Buying a new Apple Watch, iPhone, iPad, or other Apple product just got cheaper - assuming that you have an old iPad or Apple Watch to trade in at the Apple Store. Apple has long allowed people to trade in their old devices as a way to help pay for new models, but the company is now paying more for a few different products.
As first noticed by MacRumors, Apple is now paying more for the iPad Pro, iPad Air, iPad, Apple Watch Ultra, and Apple Watch Series 7. However, the trade-in prices for the iPhone, Mac, and other Mcas and Apple Watches have not changed at the time of writing.
The new prices include the iPad Pro being worth up to $580 (previously $510) and the iPad Air now being worth up to $325 (previously $315). The entry-level iPad is now worth up to $260 (up from $170). Those trading in an old Apple Watch Ultra will get up to $425 for their old wearable (up from $380) while the Apple Watch Ultra 7 is now worth up to $160 (an increase from $155).
If your Apple Watch battery has been running out quicker than usual, don't worry - a fix is on the way. We just don't know when it'll arrive.
Some Apple Watch owners have been suffering from excessive battery drain since they installed watchOS 10.1, an update that arrived with a couple of new features including support for Double Tap on the Apple Watch Series 9 and Apple Watch Ultra 9. But the update also brought with it a battery issue that MacRumors now reports is already on Apple's radar. What's more, a fix is on the way.
Citing an internal memo "obtained from multiple sources," MacRumors says that Apple has a fix on the way and that it will be available in a future watchOS 10.x update. As for when that will arrive, Apple reportedly said that it's coming soon without giving any more specific information. That leaves plenty of wiggle room to allow Apple to get its fix ready before rolling it out to the public.
If you want to use one of the new Apple Watch Series 9 or Apple Watch Ultra 2 wearables that Apple announced in September 2023, or indeed any of those that came earlier, you're going to need to own an iPhone. Or switch from Android, for that matter. Apple would take either of those things, but that might not always have been the plan.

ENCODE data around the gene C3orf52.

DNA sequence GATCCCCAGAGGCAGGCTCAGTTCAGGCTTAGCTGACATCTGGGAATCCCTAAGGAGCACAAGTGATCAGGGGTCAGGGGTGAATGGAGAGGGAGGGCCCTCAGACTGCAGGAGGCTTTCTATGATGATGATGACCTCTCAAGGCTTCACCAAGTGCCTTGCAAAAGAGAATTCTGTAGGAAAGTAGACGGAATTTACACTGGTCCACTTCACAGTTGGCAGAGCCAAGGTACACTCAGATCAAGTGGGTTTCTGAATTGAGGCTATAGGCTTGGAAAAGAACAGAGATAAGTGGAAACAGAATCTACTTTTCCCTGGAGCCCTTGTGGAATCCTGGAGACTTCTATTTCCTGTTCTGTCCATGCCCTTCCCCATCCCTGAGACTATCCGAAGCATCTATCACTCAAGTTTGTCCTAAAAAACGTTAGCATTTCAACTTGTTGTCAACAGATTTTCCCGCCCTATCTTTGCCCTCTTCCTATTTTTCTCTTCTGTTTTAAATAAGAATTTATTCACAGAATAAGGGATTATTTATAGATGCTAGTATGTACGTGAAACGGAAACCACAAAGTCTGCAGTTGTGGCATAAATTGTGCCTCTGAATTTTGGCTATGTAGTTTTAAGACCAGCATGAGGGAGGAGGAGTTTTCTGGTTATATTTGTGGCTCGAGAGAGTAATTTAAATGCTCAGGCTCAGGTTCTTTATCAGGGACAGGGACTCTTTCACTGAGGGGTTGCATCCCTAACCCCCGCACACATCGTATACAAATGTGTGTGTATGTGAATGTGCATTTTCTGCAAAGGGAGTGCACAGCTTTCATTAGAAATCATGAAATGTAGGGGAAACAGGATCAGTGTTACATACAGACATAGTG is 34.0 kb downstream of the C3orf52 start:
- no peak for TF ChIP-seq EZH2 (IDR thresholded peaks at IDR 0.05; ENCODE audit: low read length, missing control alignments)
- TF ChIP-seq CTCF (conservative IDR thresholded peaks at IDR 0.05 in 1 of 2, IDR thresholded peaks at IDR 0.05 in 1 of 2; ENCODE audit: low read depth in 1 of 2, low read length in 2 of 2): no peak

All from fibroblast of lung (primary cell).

A new report claims that Apple was at one time working to find a way to make the Apple Watch and accompanying iPhone Health app compatible with Androdi phones the world over. The project even had a codename - Project Fennel - but it never saw the light of day.
That's according to Bloomberg's Mark Gurman and Drake Bennett, writing in a lengthy post discussing the way Apple works in relation to its plans to change the way healthcare works. The Apple Watch is a key aspect of that, and it's said that Apple was keen to bring it and its potentially lifesaving features to all who wanted it. Regardless of what they had in their pocket.
If you skipped the first Apple Watch Ultra and were left underwhelmed by the Apple Watch Ultra 2, it might be time to take the plunge and place an order regardless, especially if you were waiting for Apple to announce the Apple Watch Ultra 3 around September time 2024.
That's because one well-connected analyst believes that Apple isn't going to launch the Apple Watch Ultra 3 next year, or at least, it won't unless it hurries up and gets the ball rolling pretty soon.
That analyst is the supply chain watcher Ming-Chi Kuo and he was speaking in a new Medium post detailing Apple's plans for the Apple Watch through 2024. According to him, Apple has yet to get started on the development of the Apple Watch Ultra 3 which is thought to be unusual. In fact, Kuo goes on to say that if Apple doesn't officially get the ball rolling on Apple Watch Ultra 3 development within the next few weeks it will be "almost confirmed" that there won't be a new Apple Watch Ultra in 2024.
When Apple announced the Apple Watch Series 9 and Apple Watch Ultra last month it confirmed that both wearables would support Double Tap. The new feature allows users to double-tap their fingers together to interact with on-screen buttons, perfect for those times when they don't have a free hand to tap the display with a finger. The feature itself wasn't available at launch, with Apple saying that it would ship later in the year. Now, with the release of watchOS 10.1, the new feature is here.
Apple has been beta testing watchOS 10.1 for a few weeks now which has given developers the chance to take the new Double Tap feature for a spin. But this is the first time that it has been made available to the public with Apple announcing its arrival via a press release posted to its Newsroom site.
Apple's announcement shows the new feature being used while also outlining some of the ways it can be used. The Double Tap feature won't work with all apps, for example, but it can be used to answer and end phone calls, pause, resume, and end timers, snooze alarms, and more. We can likely expect the functionality to expand in the future, too.